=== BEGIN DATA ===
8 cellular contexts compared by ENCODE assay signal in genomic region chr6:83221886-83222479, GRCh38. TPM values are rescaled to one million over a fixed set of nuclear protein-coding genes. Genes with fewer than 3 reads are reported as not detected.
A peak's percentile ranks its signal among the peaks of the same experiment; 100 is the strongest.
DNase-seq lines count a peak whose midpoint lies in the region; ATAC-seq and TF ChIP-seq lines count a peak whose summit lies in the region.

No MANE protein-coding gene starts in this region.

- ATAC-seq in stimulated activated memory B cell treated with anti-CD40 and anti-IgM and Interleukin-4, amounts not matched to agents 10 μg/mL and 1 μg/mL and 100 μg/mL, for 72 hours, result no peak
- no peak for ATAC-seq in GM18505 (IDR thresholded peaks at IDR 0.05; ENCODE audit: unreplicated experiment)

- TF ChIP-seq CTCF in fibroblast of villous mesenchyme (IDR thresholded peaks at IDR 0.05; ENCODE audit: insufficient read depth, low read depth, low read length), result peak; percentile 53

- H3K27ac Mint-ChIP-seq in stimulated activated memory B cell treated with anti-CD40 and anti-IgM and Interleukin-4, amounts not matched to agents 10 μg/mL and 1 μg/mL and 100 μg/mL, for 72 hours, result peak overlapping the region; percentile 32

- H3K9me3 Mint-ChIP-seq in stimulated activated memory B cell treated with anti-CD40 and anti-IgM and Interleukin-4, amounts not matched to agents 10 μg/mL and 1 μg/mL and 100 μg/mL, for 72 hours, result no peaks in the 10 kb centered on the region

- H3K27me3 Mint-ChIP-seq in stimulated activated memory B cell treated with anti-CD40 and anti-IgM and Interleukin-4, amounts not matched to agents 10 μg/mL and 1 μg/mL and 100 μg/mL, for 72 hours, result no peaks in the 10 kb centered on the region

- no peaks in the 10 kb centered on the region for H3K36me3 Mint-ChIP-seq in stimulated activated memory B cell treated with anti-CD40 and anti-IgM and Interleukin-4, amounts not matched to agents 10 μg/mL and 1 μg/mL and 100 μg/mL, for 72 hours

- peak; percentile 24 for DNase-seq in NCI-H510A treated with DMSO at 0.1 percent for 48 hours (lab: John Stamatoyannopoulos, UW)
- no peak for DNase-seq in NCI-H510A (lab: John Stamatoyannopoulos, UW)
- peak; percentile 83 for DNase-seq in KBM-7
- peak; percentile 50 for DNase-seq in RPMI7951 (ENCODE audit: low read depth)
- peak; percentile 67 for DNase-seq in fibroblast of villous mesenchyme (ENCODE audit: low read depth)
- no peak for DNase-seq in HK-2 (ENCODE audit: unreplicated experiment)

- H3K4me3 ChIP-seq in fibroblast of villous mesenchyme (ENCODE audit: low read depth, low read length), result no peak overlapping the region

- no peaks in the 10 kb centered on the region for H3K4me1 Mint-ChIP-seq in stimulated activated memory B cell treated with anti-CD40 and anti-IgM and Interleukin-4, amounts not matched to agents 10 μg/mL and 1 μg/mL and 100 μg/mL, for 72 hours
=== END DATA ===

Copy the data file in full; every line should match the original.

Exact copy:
8 cellular contexts compared by ENCODE assay signal in genomic region chr6:83221886-83222479, GRCh38. TPM values are rescaled to one million over a fixed set of nuclear protein-coding genes. Genes with fewer than 3 reads are reported as not detected.
A peak's percentile ranks its signal among the peaks of the same experiment; 100 is the strongest.
DNase-seq lines count a peak whose midpoint lies in the region; ATAC-seq and TF ChIP-seq lines count a peak whose summit lies in the region.

No MANE protein-coding gene starts in this region.

- ATAC-seq in stimulated activated memory B cell treated with anti-CD40 and anti-IgM and Interleukin-4, amounts not matched to agents 10 μg/mL and 1 μg/mL and 100 μg/mL, for 72 hours, result no peak
- no peak for ATAC-seq in GM18505 (IDR thresholded peaks at IDR 0.05; ENCODE audit: unreplicated experiment)

- TF ChIP-seq CTCF in fibroblast of villous mesenchyme (IDR thresholded peaks at IDR 0.05; ENCODE audit: insufficient read depth, low read depth, low read length), result peak; percentile 53

- H3K27ac Mint-ChIP-seq in stimulated activated memory B cell treated with anti-CD40 and anti-IgM and Interleukin-4, amounts not matched to agents 10 μg/mL and 1 μg/mL and 100 μg/mL, for 72 hours, result peak overlapping the region; percentile 32

- H3K9me3 Mint-ChIP-seq in stimulated activated memory B cell treated with anti-CD40 and anti-IgM and Interleukin-4, amounts not matched to agents 10 μg/mL and 1 μg/mL and 100 μg/mL, for 72 hours, result no peaks in the 10 kb centered on the region

- H3K27me3 Mint-ChIP-seq in stimulated activated memory B cell treated with anti-CD40 and anti-IgM and Interleukin-4, amounts not matched to agents 10 μg/mL and 1 μg/mL and 100 μg/mL, for 72 hours, result no peaks in the 10 kb centered on the region

- no peaks in the 10 kb centered on the region for H3K36me3 Mint-ChIP-seq in stimulated activated memory B cell treated with anti-CD40 and anti-IgM and Interleukin-4, amounts not matched to agents 10 μg/mL and 1 μg/mL and 100 μg/mL, for 72 hours

- peak; percentile 24 for DNase-seq in NCI-H510A treated with DMSO at 0.1 percent for 48 hours (lab: John Stamatoyannopoulos, UW)
- no peak for DNase-seq in NCI-H510A (lab: John Stamatoyannopoulos, UW)
- peak; percentile 83 for DNase-seq in KBM-7
- peak; percentile 50 for DNase-seq in RPMI7951 (ENCODE audit: low read depth)
- peak; percentile 67 for DNase-seq in fibroblast of villous mesenchyme (ENCODE audit: low read depth)
- no peak for DNase-seq in HK-2 (ENCODE audit: unreplicated experiment)

- H3K4me3 ChIP-seq in fibroblast of villous mesenchyme (ENCODE audit: low read depth, low read length), result no peak overlapping the region

- no peaks in the 10 kb centered on the region for H3K4me1 Mint-ChIP-seq in stimulated activated memory B cell treated with anti-CD40 and anti-IgM and Interleukin-4, amounts not matched to agents 10 μg/mL and 1 μg/mL and 100 μg/mL, for 72 hours